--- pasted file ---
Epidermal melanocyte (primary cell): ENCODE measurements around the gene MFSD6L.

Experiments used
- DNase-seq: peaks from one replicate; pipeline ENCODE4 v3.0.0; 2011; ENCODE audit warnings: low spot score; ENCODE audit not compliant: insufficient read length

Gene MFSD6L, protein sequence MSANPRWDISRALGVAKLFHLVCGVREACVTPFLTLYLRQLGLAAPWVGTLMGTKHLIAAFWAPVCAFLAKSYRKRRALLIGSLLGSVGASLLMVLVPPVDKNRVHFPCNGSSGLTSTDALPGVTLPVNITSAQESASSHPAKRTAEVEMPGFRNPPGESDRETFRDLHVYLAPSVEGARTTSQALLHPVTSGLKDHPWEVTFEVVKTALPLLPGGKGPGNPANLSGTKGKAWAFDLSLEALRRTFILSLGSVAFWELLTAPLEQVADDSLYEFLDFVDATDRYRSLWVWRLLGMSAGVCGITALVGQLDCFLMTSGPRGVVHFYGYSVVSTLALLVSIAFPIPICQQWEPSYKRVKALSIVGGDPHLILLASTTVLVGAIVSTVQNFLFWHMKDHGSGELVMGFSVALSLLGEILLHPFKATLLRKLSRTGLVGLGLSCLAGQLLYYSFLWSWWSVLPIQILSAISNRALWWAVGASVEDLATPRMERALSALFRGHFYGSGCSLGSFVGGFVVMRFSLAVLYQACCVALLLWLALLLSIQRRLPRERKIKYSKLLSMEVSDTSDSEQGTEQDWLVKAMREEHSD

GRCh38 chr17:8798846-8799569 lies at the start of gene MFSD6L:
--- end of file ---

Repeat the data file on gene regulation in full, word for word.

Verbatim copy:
Epidermal melanocyte (primary cell): ENCODE measurements around the gene MFSD6L.

Experiments used
- DNase-seq: peaks from one replicate; pipeline ENCODE4 v3.0.0; 2011; ENCODE audit warnings: low spot score; ENCODE audit not compliant: insufficient read length

Gene MFSD6L, protein sequence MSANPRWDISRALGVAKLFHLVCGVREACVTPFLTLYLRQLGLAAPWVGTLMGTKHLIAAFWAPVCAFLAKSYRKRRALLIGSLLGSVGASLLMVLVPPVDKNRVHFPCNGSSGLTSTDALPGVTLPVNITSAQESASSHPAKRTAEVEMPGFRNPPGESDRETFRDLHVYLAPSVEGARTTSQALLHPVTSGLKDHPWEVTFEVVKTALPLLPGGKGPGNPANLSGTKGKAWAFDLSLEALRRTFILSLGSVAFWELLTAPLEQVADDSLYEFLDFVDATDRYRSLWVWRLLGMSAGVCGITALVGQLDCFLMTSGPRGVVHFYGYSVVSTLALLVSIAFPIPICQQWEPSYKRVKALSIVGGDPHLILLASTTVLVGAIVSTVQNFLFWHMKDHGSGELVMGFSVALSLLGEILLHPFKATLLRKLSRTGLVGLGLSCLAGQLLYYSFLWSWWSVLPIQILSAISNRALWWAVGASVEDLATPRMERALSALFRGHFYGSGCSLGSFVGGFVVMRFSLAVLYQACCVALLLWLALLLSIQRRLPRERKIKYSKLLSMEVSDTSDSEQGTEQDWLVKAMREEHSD

GRCh38 chr17:8798846-8799569 lies at the start of gene MFSD6L: